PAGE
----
1) How did they relate the periodic table of elements with the fonts?
The Periodic Table of Typefaces actually does not correspond nor relate to the Periodic Table of Elements except for overall visual similarity. The Table of Typefaces is meant to only look like the Table of Elements at a glance, then the view looks closer and realizes that it is typefaces they are looking at and not elements at all! If you overlay the Table of Typefaces with the actual Table of Elements you can see that they do not "match up" at all.
2) How was the process of selecting the fonts to be part of the new table?
All the sources are listed at the bottom of the design.
Here they are:
The 100 Best Fonts Of All Time -
(to include top ten personal favorites from designers:
* Jan Middendorp [dorpdal.com]
* Roger Black [rogerblack.com]
* Bertram Schmidt-Friderichs [tdc.org]
* Stephen Coles [typographica.org]
* Veronica Elsner [www.fontshop.com/fonts/foundry/elsner_flake/]
* Ralf Herrman [opentype.info]
* Claudia Guminski [fontshop.com])
Paul Shaw’s Top 100 Types survey -
21 Most Used Fonts By Professional Designers -
Top 7 Fonts Used By Professionals In Graphic Design -
30 Fonts That ALL Designers Must Know & Should Own -
Typefaces no one gets fired for using -
(to include all serious and reasonable opinions stated in the comments section)
I basically used an Excel spreadsheet and started entering in which typeface was on any of the lists from the sources. I then ranked the typefaces I had in the spreadsheet matching the rankings from the source website lists. I averaged all the rankings for each typeface and included the number of times each particular typeface appeared on the lists. Finally I had a total average score for every typeface. I simply selected the first 100 to incorporate into my designed table.
So essentially, I DID NOT choose the typefaces, I simply selected through statistics and averages the most popular and influential typefaces in use today based on the above lists!
3) What fonts were excluded from the selection? Why?
Comic Sans was most certainly NOT on the list! Again, I had no part in the actual selection process or rank except that I averaged and combined the existing, reputable lists. Some comments I found asked why there aren't any more commonly used fonts on the list such as Arial, Georgia or Cambria. Again, simply because they were not on the source lists. Arial is only a copy of Helvetica with a few minor differences, so I don't see it ever being on any sort of professional-based lists in the future. Georgia and Cambria are definitely gaining in popularity so perhaps next year they may be seen on "Popular Typeface" lists more often.
4) What impact do you know that has caused its creation in the world?
This is a good question. I honestly had no idea there would be this sort of impact. I posted this originally on Behance.net just to see if I could get any critique or feedback from the other Behance members. The original post was put up Monday evening, 9 March. By the next morning, the page views for the design was at 5,000! In only the last 4 days, the Behance project views for the design is up to 29,000 and slowly rising. I had no idea this design would generate this much interest! All I wanted was a cool print to hang on my wall!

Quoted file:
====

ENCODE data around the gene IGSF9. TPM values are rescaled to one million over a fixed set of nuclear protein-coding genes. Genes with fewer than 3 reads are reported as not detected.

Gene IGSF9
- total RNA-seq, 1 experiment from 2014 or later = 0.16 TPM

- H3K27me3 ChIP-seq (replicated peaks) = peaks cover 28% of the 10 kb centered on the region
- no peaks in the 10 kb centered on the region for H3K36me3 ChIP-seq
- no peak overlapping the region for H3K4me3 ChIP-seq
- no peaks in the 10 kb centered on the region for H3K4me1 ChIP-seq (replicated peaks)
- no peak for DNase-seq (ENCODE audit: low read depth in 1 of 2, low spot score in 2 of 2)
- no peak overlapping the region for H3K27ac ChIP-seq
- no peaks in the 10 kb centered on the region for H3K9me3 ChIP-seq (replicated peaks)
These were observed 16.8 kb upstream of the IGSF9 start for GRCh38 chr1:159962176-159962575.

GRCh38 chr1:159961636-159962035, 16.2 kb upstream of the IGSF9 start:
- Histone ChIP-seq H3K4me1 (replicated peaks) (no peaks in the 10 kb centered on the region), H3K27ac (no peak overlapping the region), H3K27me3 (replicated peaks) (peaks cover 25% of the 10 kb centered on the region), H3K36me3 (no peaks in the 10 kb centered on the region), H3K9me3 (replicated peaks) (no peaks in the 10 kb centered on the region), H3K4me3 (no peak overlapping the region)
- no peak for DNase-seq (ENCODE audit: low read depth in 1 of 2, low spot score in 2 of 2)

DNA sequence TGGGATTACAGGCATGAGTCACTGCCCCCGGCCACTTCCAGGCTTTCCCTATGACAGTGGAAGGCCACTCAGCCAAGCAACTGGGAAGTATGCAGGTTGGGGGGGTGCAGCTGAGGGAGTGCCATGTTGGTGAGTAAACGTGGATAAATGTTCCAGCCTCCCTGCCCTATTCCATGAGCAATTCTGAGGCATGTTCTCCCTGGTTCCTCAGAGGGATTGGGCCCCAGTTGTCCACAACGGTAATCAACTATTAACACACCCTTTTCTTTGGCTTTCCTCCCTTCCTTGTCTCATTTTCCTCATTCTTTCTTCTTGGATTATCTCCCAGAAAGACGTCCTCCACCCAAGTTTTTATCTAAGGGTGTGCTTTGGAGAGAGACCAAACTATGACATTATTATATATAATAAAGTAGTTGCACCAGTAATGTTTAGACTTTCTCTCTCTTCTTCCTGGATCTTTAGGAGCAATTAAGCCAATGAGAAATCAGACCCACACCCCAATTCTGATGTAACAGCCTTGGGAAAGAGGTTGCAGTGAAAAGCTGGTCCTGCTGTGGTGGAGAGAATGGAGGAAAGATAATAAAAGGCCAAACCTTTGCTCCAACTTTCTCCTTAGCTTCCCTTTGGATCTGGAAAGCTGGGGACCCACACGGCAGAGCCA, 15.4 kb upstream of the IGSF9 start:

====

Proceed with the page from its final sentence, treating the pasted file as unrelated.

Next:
To attempt to answer your question though, I hope that it will further the awareness of the common user what typographers and most designers already know - that typography has a long and beautiful history and that the typeface you decide to use in a project, whether it be a letter to a friend or a professionally designed advertisement, the typeface you choose makes a big difference in the impact of your work.
5) What you feel to have put order into chaos as typographical Mendeleyev table with your other?
As already stated, the intention is for the design to only look like a traditional periodic table of elements at a glance. The order of the Periodic Table of Typefaces is only by the family and class groups of the typefaces. As you can see upon close inspection, the ranking order is disjointed. I would have had to completely sacrifice the overall look of the table if I would have placed the typefaces in family/class order AND numerical rank order. Unfortunately, the Periodic Table of Typefaces greatly lacks in the aesthetics of Medeleyev's table. Medeleyev was a much smarter man than me!
6) How long you worked in the typographic design of the table?
I started the process of sorting and averaging the typefaces used several months ago. I would work on it periodically when I was bored or feeling motivated. Once I had the top 100 typefaces in my list (again, only averaged from the source lists) did I start the design of the table. I first categorized and researched all 100 typefaces and noted the designers and the years designed. Then in I started out with a simple grid in Adobe Illustrator. At one point I used Flash to create the grid layout by color coding boxes based on the family/class with the numbers noted in each box. I then determined the layout by dragging the boxes around in Flash until I found a layout I could live with. Then I went back into Illustrator and started building the cells one by one within the grid. Finally I copied all the finished cells into Photoshop and made the aged, textured background. See attached screenshots for my disjointed process!
I'm flattered and overwhelmed by all the attention this design has generated. Let it be announced here that I will be soon providing a fully-scalable .eps file for whoever wants it (to print themselves) for whatever price they feel comfortable with. They can pay $0 or $50, it will be entirely up to them.